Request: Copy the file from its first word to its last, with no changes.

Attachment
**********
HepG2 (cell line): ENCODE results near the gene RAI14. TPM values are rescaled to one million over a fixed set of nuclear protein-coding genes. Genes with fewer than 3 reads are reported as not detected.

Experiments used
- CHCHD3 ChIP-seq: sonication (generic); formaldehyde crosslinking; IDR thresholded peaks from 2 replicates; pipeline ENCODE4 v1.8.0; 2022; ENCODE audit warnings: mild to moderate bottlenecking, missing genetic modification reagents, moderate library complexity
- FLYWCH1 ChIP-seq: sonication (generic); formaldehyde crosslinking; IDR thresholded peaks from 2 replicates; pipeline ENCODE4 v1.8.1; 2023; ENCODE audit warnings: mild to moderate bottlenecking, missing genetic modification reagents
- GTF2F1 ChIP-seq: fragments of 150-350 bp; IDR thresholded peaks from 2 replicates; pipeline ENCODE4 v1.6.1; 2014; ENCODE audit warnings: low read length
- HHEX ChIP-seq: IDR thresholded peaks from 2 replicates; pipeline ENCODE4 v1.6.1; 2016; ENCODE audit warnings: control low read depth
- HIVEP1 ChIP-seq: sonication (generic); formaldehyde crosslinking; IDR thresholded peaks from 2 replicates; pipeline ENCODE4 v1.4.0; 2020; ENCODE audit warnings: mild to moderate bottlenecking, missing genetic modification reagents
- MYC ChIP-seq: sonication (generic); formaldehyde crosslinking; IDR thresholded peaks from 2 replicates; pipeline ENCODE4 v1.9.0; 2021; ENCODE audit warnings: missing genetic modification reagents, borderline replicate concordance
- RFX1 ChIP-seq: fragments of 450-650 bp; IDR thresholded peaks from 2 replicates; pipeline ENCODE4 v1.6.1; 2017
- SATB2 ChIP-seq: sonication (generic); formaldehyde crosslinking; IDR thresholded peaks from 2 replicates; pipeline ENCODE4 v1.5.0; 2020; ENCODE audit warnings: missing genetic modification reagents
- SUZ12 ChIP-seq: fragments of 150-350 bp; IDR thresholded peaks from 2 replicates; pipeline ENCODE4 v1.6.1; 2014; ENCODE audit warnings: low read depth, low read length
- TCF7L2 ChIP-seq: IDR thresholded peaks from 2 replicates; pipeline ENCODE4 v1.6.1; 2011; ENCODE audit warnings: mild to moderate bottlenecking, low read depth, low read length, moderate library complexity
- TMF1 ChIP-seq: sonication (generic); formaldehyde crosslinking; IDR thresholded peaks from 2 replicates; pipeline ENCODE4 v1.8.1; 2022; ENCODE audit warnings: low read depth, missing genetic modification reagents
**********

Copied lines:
HepG2 (cell line): ENCODE results near the gene RAI14. TPM values are rescaled to one million over a fixed set of nuclear protein-coding genes. Genes with fewer than 3 reads are reported as not detected.

Experiments used
- CHCHD3 ChIP-seq: sonication (generic); formaldehyde crosslinking; IDR thresholded peaks from 2 replicates; pipeline ENCODE4 v1.8.0; 2022; ENCODE audit warnings: mild to moderate bottlenecking, missing genetic modification reagents, moderate library complexity
- FLYWCH1 ChIP-seq: sonication (generic); formaldehyde crosslinking; IDR thresholded peaks from 2 replicates; pipeline ENCODE4 v1.8.1; 2023; ENCODE audit warnings: mild to moderate bottlenecking, missing genetic modification reagents
- GTF2F1 ChIP-seq: fragments of 150-350 bp; IDR thresholded peaks from 2 replicates; pipeline ENCODE4 v1.6.1; 2014; ENCODE audit warnings: low read length
- HHEX ChIP-seq: IDR thresholded peaks from 2 replicates; pipeline ENCODE4 v1.6.1; 2016; ENCODE audit warnings: control low read depth
- HIVEP1 ChIP-seq: sonication (generic); formaldehyde crosslinking; IDR thresholded peaks from 2 replicates; pipeline ENCODE4 v1.4.0; 2020; ENCODE audit warnings: mild to moderate bottlenecking, missing genetic modification reagents
- MYC ChIP-seq: sonication (generic); formaldehyde crosslinking; IDR thresholded peaks from 2 replicates; pipeline ENCODE4 v1.9.0; 2021; ENCODE audit warnings: missing genetic modification reagents, borderline replicate concordance
- RFX1 ChIP-seq: fragments of 450-650 bp; IDR thresholded peaks from 2 replicates; pipeline ENCODE4 v1.6.1; 2017
- SATB2 ChIP-seq: sonication (generic); formaldehyde crosslinking; IDR thresholded peaks from 2 replicates; pipeline ENCODE4 v1.5.0; 2020; ENCODE audit warnings: missing genetic modification reagents
- SUZ12 ChIP-seq: fragments of 150-350 bp; IDR thresholded peaks from 2 replicates; pipeline ENCODE4 v1.6.1; 2014; ENCODE audit warnings: low read depth, low read length
- TCF7L2 ChIP-seq: IDR thresholded peaks from 2 replicates; pipeline ENCODE4 v1.6.1; 2011; ENCODE audit warnings: mild to moderate bottlenecking, low read depth, low read length, moderate library complexity
- TMF1 ChIP-seq: sonication (generic); formaldehyde crosslinking; IDR thresholded peaks from 2 replicates; pipeline ENCODE4 v1.8.1; 2022; ENCODE audit warnings: low read depth, missing genetic modification reagents